Lessons learned greasing the 07


22 replies to this topic
  • FastRides

Posted May 06, 2007 - 09:47 PM

#1

Hey all, just wanted to share a few observations from greasing my 07 and thought the update might be helpful for my fellow newbies out there (if you're not familiar with this topic, read the FAQs and you'll understand why I'm writing a thread about greasing a brand new WR). I recently completed the swingarm and all associated linkage as well as the steering shaft (and it wasn't difficult at all). Here's what I saw:
1. Much like ARin's tutorial on the carb, Wrooster's thread on this subject was most excellent and quite helpful- many thanks to him for his efforts. http://www.thumperfaq.com/swingarm.htm
I had not done this before, so the pics gave me a lot more confidence as the needles started raining everywhere...
2. Not sure when Yamaha quit using the "string cheese" mentioned in Wrooster's thread, but the 07 did not have any of this, which made the task even easier.
3. Generally speaking, most major bolts were fairly dry (in serious need of grease) while most bearings were fair. In fact, the pivot shaft already had corrosion on it and the bike had only been wet (from washing) a handful of times (bike was only 3 months old). I would also rate the steering shaft and associated bearings as fair WRT factory greasing.
4. To help account for all the bearing needles, I used a small magnet mat (got one at SEARS) and placed my plastic cleaning container and paper towel on top- that way, none of the needles could bounce off my work bench on to the floor while in the cleaning and re-greasing process (i.e. the magnets in the mat quickly caught any fumbled needle). This worked well. :applause:
5. New guy mistake- got a little grease on the thread of the top bolt for the rear shock absorber and managed to strip it while applying the prescribed torque (bike was crippled for a week while I waited for the new $2 bolt to come from Yamaha). Doh! :applause: My wife really appreciated the irony as I had just explained what a torque wrench was for 3 hrs before this happened. Go figure.
6. Put it all back together, double-checked all torque settings and have been riding since with no problems.
That's it. This wasn't bad and I got to know my bike a lot better. Thanks again to Wrooster and TT for brining this issue to our attention- would have never guessed a new bike would need this work done right off the bat.
MG

  • xrmarty

Posted May 07, 2007 - 09:16 PM

#2

This wasn't bad and I got to know my bike a lot better.


This is the reason I tore into my bike when I was rejetting it, instead of letting someone else doing it. It really gave me a good idea how this bike was put together. My next project was greasing up all the linkages. However, I just recently had my suspension done at a local suspension shop.
They only charged my 60 or 70 bucks for it while they had the bike apart. It would have been much more if I came back later to have all the bearings/ linkages greased up.

Good write-up FastRides!

  • TWILES

Posted May 08, 2007 - 01:28 PM

#3

I feel you on the needles raining down. I traded for an '87 500 Quadracer when I was 15. Needless to say that Dad was superpissed. The swing-arm bearings were bad so I took it to my friend at his shop to fix it. I left it and when I got home they had BAD news. All the bearings in the linkage had poured onto the shop floor. That was 10 years ago and I dug around the other day and still found a couple needles under a bench. It cost me $300 and he didn't charge me labor. He just kept the profit off the parts. He didn't dick me either. I thought he did untill me showed me the order form. They had done this before. I have never greased my 05. Of all the quads I've had, the only thing I greased was the swing-arm bearings and bolt and it would squirt out when I put it back together. I always put a skim on the places where the bearing rode and that was it. The only bearings I ever had go bad were axle bearings. Once "I" replaced the swing-arm bearings and greased them, I never had to replace them. I never really rode in water but an MX track is hell on a quad and no problems.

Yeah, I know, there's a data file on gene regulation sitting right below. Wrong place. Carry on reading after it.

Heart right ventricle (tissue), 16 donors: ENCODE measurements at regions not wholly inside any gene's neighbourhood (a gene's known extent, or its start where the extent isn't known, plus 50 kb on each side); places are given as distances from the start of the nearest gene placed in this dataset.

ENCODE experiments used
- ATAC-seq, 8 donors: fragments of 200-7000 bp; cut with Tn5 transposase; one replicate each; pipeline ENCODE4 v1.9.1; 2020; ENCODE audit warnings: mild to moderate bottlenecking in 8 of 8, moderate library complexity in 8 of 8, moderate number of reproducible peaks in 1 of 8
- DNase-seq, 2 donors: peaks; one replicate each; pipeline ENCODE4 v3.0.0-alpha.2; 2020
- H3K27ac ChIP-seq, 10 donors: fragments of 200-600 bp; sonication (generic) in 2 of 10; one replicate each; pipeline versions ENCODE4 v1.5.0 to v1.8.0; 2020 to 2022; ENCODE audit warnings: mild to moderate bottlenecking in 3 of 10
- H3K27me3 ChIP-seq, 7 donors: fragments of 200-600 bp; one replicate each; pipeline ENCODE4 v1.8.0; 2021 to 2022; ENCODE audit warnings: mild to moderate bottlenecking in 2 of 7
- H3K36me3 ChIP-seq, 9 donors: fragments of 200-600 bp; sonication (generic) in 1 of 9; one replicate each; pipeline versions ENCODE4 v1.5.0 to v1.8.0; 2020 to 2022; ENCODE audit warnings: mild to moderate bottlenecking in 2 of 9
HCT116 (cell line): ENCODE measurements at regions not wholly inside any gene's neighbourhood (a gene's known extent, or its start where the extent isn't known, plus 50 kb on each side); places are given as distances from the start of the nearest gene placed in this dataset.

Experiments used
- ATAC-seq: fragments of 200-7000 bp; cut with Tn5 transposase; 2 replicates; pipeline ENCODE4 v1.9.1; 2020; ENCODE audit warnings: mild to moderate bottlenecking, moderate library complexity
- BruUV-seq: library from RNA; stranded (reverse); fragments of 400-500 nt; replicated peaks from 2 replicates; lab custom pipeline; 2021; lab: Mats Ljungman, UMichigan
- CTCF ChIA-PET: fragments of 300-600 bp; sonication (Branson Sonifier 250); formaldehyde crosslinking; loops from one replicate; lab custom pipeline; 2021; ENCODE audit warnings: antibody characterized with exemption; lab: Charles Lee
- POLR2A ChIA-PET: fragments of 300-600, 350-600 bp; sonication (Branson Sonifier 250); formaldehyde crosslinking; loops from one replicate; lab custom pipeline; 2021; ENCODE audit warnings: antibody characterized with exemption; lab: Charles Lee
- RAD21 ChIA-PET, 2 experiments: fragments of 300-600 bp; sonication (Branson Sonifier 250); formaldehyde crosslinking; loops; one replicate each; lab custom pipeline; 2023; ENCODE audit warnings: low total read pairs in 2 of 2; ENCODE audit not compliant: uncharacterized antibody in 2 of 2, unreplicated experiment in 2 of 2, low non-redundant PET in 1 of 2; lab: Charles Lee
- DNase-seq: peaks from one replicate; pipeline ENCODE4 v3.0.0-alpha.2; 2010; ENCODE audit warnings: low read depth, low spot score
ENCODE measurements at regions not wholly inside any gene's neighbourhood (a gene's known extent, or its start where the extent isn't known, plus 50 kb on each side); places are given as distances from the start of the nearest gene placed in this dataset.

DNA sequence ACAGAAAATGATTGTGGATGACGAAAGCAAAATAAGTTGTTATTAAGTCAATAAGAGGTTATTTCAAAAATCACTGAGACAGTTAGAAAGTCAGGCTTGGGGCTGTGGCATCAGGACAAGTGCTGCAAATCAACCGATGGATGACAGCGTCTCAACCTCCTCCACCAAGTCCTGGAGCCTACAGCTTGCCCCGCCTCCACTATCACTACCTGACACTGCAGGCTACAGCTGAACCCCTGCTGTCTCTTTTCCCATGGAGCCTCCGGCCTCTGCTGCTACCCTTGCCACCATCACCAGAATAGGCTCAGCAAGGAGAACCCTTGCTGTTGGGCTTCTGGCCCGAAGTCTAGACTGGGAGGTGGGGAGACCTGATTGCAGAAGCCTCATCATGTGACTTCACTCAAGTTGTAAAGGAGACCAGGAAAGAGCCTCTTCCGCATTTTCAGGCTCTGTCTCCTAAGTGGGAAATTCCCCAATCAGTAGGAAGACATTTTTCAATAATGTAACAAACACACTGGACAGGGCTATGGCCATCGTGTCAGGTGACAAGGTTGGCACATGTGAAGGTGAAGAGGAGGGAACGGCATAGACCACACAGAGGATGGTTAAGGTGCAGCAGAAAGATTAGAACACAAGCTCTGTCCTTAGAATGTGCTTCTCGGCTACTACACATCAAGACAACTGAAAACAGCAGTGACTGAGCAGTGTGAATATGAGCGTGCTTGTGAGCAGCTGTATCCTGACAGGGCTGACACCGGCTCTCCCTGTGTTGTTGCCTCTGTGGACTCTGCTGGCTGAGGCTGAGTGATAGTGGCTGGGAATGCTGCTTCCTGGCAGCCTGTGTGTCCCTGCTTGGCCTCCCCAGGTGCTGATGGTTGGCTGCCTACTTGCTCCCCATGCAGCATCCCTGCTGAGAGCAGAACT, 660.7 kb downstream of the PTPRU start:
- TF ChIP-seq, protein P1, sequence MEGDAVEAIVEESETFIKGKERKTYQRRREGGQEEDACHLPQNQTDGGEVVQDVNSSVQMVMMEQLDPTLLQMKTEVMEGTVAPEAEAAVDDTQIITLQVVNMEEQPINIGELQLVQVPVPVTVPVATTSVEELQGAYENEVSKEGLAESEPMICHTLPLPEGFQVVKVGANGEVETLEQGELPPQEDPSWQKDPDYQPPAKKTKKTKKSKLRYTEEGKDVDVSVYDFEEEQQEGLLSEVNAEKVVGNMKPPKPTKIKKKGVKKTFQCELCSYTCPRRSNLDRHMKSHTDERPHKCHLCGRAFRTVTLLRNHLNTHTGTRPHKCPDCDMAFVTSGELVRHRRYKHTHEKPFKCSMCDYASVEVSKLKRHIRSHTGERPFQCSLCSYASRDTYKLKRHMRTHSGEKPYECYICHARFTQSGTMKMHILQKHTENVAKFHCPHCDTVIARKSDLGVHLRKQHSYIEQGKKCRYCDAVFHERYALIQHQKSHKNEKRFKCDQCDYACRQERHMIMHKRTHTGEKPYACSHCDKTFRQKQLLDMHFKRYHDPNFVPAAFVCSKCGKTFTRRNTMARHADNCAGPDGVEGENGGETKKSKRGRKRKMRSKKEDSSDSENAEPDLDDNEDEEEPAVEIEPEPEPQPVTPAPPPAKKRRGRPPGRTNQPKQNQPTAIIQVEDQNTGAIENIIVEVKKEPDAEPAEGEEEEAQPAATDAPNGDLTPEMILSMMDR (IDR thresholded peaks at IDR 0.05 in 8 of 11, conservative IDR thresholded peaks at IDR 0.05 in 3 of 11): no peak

• WR_Dave

Posted May 08, 2007 - 07:14 PM

#4

First thing to do when you bring the bike home is to grease steering head, swingarm, linkage and wheel bearings. Don't forget the rear brake pivot either. I do the steering head every year and the rest every 2 months minimum. My '02 WR 426 had about 13 000 kms on it and I only replaced the original non sealed wheel bearings once. Again--- this is just my own, personal , for none else but me, method of maintaining my bike. I have to go put on my firesuit now so the flaming can begin. :applause: WR Dave

  • FastRides

Posted May 08, 2007 - 08:14 PM

#5

First thing to do when you bring the bike home is to grease steering head, swingarm, linkage and wheel bearings. Don't forget the rear brake pivot either. I do the steering head every year and the rest every 2 months minimum. My '02 WR 426 had about 13 000 kms on it and I only replaced the original non sealed wheel bearings once. Again--- this is just my own, personal , for none else but me, method of maintaining my bike. I have to go put on my firesuit now so the flaming can begin. :applause: WR Dave


Thanks for the feedback, Dave, though I can't imagine juggling those needles every two months. :p I was thinkin' more along the lines of 3-4 times/yr. Like anything else, I'm sure this procedure gets faster / more efficient with repetition.
Again, thanks for the input. I've already learned an incredible amount from TT, which helps since my last dirt bike was a classic yellow and black YZ80 way back in '78! :applause:

  • WR_Dave